When you sign up for web hosting, the first thing you will need to publish your website is a domain name. Domain names can be purchased from registrars such as Name.com and GoDaddy.com, but also can be purchased from the web hosting company themselves, such as Host Gator or FatCow. There are benefits to both methods, but one is not necessary better than the other. It all just depends on what perspective you look at it from.
Many hardcore web designers with over twenty domain names prefer to keep their domain names and hosting accounts separate. To keep the domains and hosting separate, you have to register the domain at a registrar such as GoDaddy, then point the name servers to your hosting account. This only requires about two minutes to do and it’s a very simple process. The benefit to using this model is that if you switch from one hosting company to another, your domains will not have to transfer anywhere and all you have to do is point the name servers to your new severs.
If the whole name server process is confusing, many web hosts also offer the ability to host your domain names in-house. This method is much easier to manage since your hosting and domains will be in one place, on one bill, and under one account. I personally host my domain names with my web hosting simply because it is easier to manage. Instead of keeping up with expiration dates, bills, and things of that nature with two companies, I only have to deal with one. The only problem with using this method is if you want to switch web hosting companies, you will have to transfer each and every domain to either the new hosting company or another registrar. I have about eight domain names on my account, so if I were to switch from FatCow to Host Gator or another hosting company, I would have to transfer each domain name as well.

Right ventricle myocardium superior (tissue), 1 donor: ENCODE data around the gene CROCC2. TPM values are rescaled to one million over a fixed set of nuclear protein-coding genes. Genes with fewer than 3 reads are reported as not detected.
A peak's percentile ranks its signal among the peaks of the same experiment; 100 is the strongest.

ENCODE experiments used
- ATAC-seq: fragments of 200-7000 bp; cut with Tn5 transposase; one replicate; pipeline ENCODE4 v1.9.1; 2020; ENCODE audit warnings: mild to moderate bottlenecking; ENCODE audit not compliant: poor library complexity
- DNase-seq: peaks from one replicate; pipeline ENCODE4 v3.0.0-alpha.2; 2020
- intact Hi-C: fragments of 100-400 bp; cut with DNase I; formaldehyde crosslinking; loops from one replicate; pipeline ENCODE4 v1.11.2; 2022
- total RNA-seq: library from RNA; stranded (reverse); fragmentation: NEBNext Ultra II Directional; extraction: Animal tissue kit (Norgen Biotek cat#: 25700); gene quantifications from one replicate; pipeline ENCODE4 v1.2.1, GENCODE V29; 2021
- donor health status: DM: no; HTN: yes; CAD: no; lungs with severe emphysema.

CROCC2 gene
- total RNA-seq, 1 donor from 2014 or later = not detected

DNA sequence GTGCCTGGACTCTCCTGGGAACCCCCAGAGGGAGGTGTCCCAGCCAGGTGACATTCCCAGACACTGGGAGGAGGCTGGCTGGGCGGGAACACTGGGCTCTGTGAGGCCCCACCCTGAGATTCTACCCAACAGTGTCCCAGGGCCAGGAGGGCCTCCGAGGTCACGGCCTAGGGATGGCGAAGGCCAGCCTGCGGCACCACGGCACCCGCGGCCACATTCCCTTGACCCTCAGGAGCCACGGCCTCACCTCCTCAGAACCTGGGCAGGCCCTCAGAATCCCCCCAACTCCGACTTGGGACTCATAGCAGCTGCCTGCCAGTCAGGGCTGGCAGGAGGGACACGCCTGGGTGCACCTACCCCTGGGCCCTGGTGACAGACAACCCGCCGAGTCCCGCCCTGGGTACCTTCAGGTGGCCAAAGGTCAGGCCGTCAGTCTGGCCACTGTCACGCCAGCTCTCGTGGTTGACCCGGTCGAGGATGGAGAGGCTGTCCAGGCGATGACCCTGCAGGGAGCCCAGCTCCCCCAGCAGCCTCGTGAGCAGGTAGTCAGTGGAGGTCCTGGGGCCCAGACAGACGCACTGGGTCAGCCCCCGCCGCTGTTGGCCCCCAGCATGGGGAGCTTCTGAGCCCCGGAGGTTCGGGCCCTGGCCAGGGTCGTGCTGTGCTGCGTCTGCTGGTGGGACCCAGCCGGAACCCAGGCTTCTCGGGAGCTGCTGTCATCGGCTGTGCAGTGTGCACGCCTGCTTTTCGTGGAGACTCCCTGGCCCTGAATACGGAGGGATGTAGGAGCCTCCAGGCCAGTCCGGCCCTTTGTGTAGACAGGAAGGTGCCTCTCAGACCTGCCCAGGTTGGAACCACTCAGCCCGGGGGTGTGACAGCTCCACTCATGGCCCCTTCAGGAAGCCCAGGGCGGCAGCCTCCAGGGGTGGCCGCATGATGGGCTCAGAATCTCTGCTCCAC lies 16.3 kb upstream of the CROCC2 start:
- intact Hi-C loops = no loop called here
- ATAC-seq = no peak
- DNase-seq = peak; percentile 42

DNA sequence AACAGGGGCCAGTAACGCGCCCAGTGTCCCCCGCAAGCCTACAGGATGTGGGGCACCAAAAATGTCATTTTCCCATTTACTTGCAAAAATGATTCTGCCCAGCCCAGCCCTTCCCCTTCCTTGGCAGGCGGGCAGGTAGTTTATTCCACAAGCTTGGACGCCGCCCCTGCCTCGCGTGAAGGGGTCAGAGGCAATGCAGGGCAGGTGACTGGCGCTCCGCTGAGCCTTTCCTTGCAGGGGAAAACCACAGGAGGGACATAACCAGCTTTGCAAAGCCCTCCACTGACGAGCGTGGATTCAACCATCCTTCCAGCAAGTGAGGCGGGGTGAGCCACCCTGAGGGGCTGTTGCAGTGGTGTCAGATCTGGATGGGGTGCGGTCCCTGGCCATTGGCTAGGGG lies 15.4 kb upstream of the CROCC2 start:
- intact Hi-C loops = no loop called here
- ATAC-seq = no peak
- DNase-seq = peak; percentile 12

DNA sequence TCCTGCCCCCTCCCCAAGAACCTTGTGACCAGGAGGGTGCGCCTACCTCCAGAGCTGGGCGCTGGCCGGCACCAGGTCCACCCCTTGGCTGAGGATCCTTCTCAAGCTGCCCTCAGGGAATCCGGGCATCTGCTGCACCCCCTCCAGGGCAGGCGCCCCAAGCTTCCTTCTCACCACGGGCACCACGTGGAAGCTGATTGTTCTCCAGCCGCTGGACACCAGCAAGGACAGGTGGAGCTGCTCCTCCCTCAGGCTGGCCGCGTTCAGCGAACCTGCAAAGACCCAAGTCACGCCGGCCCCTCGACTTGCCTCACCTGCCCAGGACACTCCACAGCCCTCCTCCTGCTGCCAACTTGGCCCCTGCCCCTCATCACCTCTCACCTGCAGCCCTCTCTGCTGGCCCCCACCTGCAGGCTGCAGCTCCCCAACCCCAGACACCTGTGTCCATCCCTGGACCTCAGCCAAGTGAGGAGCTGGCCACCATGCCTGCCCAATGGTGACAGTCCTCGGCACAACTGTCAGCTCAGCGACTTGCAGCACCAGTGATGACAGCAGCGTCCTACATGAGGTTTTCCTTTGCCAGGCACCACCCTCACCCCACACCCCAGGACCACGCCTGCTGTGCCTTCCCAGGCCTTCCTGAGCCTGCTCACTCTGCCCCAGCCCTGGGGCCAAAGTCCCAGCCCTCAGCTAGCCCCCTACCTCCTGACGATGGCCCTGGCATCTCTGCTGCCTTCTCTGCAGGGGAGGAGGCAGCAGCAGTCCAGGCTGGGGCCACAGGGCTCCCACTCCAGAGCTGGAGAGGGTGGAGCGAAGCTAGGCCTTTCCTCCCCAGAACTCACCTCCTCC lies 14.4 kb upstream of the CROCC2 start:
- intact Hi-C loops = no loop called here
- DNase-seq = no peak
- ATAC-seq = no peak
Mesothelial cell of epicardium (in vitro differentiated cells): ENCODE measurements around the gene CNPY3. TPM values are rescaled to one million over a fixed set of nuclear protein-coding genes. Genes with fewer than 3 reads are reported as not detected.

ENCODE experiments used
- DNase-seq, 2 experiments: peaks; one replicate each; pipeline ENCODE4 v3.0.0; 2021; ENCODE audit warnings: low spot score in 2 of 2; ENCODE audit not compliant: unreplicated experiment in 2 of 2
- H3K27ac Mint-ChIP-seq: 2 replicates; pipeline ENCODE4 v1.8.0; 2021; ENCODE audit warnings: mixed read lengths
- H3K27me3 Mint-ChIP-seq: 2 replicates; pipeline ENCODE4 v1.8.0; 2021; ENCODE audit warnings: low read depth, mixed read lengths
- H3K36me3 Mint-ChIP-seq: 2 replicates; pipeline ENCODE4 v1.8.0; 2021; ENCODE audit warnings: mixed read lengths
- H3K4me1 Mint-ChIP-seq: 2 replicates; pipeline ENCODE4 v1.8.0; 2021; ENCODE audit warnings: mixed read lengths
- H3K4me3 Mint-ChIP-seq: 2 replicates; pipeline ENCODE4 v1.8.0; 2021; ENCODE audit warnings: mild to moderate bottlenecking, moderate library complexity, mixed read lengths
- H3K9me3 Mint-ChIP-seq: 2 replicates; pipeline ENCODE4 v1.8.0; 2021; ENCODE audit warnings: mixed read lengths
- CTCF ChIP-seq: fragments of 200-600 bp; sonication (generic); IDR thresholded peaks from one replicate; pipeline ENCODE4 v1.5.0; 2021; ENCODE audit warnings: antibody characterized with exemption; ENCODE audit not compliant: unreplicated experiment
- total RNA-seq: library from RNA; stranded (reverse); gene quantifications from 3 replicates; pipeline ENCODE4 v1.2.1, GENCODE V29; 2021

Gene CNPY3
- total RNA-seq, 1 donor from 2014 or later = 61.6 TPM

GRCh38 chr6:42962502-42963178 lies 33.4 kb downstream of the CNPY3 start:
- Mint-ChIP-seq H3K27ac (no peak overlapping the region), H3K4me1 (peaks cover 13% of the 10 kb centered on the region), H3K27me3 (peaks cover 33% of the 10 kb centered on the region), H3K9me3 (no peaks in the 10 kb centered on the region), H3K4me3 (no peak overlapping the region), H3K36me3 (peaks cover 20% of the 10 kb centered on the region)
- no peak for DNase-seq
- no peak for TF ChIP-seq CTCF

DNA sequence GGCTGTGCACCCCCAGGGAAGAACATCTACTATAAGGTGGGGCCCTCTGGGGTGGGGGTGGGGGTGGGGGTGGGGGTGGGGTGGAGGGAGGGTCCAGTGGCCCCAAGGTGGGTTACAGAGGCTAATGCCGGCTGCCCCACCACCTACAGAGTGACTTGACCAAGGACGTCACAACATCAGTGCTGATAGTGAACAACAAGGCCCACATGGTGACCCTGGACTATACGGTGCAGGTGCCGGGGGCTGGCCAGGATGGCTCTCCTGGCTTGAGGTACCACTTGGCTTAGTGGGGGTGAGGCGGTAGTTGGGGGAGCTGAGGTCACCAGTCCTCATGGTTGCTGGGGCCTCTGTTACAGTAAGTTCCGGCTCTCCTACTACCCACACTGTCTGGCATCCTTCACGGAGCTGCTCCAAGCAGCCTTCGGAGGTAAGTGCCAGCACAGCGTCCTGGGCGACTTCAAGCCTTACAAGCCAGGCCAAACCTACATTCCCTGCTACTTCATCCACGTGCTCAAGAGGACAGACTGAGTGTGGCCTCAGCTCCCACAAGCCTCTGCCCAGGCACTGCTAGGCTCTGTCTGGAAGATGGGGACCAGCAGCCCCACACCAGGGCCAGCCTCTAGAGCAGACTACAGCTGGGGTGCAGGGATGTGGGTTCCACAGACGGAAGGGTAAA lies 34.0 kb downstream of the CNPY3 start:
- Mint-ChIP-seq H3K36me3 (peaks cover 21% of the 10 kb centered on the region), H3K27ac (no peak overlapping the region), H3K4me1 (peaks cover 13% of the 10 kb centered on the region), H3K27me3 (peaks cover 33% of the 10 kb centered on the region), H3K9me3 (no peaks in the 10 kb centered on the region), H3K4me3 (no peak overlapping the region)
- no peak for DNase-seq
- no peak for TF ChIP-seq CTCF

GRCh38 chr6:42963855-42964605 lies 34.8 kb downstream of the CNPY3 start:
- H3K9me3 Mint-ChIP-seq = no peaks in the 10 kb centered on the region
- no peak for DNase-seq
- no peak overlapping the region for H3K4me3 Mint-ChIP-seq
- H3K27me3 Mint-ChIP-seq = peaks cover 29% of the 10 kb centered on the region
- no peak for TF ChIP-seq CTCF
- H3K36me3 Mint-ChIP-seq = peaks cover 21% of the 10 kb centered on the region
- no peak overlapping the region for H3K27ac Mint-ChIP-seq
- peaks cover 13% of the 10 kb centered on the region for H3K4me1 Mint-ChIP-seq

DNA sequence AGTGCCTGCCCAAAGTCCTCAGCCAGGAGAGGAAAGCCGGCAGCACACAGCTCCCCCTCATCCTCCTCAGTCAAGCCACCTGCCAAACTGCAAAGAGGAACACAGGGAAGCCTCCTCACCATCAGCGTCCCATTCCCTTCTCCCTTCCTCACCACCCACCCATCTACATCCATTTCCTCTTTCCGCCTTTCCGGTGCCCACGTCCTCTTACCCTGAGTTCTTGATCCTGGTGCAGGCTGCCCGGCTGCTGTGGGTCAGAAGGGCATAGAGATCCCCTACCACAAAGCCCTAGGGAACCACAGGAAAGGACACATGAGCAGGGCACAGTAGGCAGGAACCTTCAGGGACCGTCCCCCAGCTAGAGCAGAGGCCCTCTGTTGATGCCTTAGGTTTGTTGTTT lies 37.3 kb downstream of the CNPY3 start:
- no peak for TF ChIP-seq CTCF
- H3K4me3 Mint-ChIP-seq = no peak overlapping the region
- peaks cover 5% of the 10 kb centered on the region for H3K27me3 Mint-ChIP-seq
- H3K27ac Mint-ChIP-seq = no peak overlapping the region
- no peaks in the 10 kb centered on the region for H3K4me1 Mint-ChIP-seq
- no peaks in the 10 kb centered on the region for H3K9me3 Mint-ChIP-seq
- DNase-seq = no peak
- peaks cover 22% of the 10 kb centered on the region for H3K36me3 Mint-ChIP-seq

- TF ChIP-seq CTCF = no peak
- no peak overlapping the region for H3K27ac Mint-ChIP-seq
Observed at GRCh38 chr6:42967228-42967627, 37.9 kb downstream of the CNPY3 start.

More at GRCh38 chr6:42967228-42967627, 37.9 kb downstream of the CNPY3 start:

If you are still unsure of which method is better, think about it in terms of this analogy. Think of hosting your domain names at an external registrar kind-of like renting out a storage unit and think of keeping your domains and hosting combined like storing things in a basement. If you have a storage unit that is ten miles from your house and you move to the other side of town, you don’t necessarily have to move those items out of the storage unit. To get to the storage unit from your new house, you have to go ten miles west instead of east, but it is still the same distance from your house and didn’t cause any hassle during the moving process. If you have those same items stored in your basement however, you will need to manually move them to either a storage unit in town (external registrar) or to your new house (hosting service).